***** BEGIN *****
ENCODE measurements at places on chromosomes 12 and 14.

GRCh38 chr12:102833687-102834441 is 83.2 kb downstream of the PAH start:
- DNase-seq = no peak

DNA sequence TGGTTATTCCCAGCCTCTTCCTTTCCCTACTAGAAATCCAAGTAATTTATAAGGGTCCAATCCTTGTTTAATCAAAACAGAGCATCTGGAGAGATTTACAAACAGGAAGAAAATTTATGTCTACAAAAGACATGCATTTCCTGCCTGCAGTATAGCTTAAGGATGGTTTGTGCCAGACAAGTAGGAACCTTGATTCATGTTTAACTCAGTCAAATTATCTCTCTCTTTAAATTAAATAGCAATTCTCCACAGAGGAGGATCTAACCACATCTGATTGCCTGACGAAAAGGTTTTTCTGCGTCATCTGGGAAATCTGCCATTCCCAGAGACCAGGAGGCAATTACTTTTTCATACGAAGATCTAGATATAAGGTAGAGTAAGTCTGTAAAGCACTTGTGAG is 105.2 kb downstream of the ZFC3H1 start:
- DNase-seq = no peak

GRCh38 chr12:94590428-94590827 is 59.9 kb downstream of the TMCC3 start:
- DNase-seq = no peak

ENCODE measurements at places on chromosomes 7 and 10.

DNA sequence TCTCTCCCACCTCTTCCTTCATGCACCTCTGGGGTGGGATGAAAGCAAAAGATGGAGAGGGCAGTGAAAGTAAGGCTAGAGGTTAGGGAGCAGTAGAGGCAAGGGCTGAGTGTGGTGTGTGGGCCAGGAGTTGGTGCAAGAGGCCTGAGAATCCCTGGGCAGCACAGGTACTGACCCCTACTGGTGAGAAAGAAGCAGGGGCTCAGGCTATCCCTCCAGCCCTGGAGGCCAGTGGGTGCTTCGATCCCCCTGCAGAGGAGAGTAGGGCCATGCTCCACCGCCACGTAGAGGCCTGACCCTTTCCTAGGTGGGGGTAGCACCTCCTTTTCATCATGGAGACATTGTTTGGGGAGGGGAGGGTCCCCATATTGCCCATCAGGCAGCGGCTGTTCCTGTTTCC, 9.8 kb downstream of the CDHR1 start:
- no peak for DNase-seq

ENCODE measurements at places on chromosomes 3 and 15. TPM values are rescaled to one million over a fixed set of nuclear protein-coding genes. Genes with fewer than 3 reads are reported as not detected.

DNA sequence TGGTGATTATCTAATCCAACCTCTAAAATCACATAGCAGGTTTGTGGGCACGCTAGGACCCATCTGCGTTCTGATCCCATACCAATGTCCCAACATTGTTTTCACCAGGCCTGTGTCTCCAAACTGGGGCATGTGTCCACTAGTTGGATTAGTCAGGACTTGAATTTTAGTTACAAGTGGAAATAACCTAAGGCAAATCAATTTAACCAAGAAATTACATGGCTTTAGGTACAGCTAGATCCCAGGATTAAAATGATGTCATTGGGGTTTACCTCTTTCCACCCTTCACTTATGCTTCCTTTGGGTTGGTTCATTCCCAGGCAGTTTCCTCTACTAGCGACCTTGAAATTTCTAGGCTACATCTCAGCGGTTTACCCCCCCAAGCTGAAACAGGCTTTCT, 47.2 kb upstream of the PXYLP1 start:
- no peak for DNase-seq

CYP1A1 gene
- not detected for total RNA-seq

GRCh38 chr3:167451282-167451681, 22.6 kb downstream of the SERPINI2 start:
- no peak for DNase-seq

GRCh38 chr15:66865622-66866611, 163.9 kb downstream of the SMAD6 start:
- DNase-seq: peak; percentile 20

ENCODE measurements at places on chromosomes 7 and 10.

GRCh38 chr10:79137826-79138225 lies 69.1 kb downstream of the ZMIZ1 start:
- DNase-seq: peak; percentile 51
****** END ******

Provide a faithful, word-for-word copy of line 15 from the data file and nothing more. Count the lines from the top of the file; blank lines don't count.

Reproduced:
- not detected for total RNA-seq